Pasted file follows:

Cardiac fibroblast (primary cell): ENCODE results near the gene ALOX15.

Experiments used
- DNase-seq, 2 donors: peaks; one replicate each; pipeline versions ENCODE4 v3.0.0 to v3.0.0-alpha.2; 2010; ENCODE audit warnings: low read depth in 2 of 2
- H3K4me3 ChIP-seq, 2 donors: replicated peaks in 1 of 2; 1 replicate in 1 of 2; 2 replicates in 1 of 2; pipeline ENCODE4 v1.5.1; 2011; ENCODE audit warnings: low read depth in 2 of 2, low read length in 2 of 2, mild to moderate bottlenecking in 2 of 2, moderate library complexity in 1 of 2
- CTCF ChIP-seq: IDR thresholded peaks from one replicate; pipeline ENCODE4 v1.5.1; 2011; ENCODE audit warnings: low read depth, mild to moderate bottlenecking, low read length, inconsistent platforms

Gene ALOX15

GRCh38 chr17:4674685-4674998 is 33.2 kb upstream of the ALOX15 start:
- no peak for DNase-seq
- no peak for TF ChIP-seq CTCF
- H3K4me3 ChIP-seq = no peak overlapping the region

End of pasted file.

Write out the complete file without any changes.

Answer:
Cardiac fibroblast (primary cell): ENCODE results near the gene ALOX15.

Experiments used
- DNase-seq, 2 donors: peaks; one replicate each; pipeline versions ENCODE4 v3.0.0 to v3.0.0-alpha.2; 2010; ENCODE audit warnings: low read depth in 2 of 2
- H3K4me3 ChIP-seq, 2 donors: replicated peaks in 1 of 2; 1 replicate in 1 of 2; 2 replicates in 1 of 2; pipeline ENCODE4 v1.5.1; 2011; ENCODE audit warnings: low read depth in 2 of 2, low read length in 2 of 2, mild to moderate bottlenecking in 2 of 2, moderate library complexity in 1 of 2
- CTCF ChIP-seq: IDR thresholded peaks from one replicate; pipeline ENCODE4 v1.5.1; 2011; ENCODE audit warnings: low read depth, mild to moderate bottlenecking, low read length, inconsistent platforms

Gene ALOX15

GRCh38 chr17:4674685-4674998 is 33.2 kb upstream of the ALOX15 start:
- no peak for DNase-seq
- no peak for TF ChIP-seq CTCF
- H3K4me3 ChIP-seq = no peak overlapping the region